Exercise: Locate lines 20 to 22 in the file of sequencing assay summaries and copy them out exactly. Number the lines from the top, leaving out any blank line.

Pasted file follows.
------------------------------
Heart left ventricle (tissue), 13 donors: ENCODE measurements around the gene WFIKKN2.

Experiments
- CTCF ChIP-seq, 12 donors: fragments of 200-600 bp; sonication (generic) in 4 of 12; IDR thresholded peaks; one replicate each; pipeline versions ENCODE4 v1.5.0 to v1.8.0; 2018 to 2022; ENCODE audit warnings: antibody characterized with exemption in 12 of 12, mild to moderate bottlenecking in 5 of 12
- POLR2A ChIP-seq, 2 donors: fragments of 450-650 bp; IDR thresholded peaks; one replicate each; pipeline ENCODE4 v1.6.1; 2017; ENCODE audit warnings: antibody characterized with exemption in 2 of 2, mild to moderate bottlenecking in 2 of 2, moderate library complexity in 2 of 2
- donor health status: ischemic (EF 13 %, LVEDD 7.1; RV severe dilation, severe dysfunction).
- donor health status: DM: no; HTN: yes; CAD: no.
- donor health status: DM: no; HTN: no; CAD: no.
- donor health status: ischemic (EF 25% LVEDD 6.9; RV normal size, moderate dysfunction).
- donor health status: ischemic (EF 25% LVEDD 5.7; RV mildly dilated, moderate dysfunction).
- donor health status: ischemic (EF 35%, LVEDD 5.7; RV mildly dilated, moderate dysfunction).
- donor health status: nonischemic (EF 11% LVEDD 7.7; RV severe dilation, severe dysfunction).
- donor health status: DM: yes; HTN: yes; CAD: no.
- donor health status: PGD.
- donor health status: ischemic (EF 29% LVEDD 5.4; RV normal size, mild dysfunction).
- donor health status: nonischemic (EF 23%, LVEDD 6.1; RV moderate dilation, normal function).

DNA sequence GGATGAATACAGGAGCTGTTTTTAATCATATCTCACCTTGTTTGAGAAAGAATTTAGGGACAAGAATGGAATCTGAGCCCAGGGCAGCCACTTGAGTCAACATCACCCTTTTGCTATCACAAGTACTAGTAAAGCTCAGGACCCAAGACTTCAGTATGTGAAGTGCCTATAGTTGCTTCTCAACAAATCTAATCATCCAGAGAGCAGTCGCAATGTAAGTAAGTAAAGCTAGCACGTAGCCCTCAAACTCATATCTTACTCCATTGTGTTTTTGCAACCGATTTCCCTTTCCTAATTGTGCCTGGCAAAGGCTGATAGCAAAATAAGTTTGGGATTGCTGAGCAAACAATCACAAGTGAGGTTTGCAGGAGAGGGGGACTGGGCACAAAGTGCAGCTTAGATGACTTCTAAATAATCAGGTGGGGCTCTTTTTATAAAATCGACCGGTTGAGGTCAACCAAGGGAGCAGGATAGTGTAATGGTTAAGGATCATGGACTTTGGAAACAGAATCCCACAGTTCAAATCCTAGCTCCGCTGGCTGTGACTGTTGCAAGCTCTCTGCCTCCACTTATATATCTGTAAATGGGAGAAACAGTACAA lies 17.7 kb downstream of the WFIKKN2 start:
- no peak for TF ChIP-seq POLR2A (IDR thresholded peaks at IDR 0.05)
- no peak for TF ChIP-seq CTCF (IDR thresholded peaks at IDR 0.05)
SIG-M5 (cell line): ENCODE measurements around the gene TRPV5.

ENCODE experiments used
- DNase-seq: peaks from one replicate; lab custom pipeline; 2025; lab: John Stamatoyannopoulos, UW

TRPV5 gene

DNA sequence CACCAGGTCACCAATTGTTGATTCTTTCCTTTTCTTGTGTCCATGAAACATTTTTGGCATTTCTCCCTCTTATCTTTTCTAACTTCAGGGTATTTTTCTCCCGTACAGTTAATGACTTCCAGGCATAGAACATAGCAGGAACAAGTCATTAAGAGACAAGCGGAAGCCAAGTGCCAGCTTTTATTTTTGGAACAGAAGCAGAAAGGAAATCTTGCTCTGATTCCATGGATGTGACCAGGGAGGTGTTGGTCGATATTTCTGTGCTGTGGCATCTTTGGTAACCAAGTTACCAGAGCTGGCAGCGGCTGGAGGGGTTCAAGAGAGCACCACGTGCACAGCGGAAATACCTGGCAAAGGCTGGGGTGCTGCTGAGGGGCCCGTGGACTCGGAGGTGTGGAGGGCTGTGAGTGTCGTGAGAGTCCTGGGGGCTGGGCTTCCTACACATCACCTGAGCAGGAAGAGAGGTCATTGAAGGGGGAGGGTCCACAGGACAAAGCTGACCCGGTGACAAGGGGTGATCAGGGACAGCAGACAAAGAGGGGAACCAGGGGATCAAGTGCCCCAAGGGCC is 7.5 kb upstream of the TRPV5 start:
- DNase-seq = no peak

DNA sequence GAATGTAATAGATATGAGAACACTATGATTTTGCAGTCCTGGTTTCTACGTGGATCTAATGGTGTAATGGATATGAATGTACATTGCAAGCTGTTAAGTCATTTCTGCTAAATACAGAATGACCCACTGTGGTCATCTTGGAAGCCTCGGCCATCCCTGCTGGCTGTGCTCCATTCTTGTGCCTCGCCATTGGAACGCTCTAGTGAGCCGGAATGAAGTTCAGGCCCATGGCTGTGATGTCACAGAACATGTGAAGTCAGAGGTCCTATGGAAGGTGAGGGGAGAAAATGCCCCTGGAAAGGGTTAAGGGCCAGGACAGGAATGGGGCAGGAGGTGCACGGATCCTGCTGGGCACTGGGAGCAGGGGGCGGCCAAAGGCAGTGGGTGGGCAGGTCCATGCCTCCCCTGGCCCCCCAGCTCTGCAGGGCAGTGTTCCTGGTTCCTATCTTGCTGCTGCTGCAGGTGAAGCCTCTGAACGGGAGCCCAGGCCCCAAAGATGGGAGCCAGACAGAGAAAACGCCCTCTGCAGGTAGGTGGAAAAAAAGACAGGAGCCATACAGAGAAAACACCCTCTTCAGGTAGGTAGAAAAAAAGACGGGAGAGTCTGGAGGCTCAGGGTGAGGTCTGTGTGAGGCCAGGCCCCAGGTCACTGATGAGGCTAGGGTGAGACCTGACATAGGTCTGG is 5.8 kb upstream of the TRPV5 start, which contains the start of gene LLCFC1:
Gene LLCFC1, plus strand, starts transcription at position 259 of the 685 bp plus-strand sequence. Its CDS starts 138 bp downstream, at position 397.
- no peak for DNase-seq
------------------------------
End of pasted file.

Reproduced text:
ENCODE experiments used
- DNase-seq: peaks from one replicate; lab custom pipeline; 2025; lab: John Stamatoyannopoulos, UW

TRPV5 gene